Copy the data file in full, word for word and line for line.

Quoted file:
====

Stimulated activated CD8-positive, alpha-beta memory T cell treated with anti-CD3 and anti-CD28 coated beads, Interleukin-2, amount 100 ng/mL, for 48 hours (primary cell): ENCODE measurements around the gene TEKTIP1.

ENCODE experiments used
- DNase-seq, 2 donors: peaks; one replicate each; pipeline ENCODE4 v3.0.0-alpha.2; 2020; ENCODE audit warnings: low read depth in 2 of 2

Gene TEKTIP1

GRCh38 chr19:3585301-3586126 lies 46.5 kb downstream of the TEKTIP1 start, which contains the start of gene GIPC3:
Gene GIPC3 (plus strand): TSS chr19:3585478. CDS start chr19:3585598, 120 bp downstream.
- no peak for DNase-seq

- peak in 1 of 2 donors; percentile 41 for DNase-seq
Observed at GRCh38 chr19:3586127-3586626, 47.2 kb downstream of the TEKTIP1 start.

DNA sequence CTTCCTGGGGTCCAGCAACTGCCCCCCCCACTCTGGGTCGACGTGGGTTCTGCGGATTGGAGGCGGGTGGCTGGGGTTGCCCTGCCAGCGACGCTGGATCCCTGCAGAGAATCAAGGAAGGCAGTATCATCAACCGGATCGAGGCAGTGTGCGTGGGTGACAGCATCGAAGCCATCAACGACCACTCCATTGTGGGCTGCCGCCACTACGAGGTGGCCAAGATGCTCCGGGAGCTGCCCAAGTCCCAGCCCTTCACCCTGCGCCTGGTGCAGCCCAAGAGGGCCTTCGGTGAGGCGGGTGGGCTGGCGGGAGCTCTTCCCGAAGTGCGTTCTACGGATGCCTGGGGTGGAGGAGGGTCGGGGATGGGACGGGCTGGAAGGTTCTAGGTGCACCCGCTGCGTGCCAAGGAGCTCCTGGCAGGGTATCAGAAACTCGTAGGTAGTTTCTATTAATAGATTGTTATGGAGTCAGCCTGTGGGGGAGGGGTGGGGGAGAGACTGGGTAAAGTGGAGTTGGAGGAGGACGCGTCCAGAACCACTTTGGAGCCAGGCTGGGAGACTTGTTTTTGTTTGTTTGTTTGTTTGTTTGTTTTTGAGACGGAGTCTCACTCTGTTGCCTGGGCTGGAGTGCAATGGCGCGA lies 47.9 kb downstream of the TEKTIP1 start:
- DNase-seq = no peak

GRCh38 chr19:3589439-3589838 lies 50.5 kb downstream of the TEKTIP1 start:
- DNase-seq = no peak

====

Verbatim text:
Stimulated activated CD8-positive, alpha-beta memory T cell treated with anti-CD3 and anti-CD28 coated beads, Interleukin-2, amount 100 ng/mL, for 48 hours (primary cell): ENCODE measurements around the gene TEKTIP1.

ENCODE experiments used
- DNase-seq, 2 donors: peaks; one replicate each; pipeline ENCODE4 v3.0.0-alpha.2; 2020; ENCODE audit warnings: low read depth in 2 of 2

Gene TEKTIP1

GRCh38 chr19:3585301-3586126 lies 46.5 kb downstream of the TEKTIP1 start, which contains the start of gene GIPC3:
Gene GIPC3 (plus strand): TSS chr19:3585478. CDS start chr19:3585598, 120 bp downstream.
- no peak for DNase-seq

- peak in 1 of 2 donors; percentile 41 for DNase-seq
Observed at GRCh38 chr19:3586127-3586626, 47.2 kb downstream of the TEKTIP1 start.

DNA sequence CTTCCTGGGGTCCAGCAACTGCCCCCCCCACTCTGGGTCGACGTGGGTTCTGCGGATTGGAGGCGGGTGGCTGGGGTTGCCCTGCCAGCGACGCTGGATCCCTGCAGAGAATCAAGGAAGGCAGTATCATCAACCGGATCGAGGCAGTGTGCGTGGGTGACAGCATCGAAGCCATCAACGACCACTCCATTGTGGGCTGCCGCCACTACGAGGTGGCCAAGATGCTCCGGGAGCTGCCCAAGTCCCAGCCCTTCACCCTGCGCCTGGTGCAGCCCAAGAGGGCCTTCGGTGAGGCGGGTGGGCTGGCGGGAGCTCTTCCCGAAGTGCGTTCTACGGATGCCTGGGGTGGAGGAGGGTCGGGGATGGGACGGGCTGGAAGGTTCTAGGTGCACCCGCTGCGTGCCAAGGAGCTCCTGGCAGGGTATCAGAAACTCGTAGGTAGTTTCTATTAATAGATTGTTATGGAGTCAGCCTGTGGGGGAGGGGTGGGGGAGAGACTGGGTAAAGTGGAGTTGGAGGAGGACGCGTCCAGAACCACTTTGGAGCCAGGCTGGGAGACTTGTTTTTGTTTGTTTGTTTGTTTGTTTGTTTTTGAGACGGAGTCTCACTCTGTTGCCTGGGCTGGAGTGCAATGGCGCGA lies 47.9 kb downstream of the TEKTIP1 start:
- DNase-seq = no peak

GRCh38 chr19:3589439-3589838 lies 50.5 kb downstream of the TEKTIP1 start:
- DNase-seq = no peak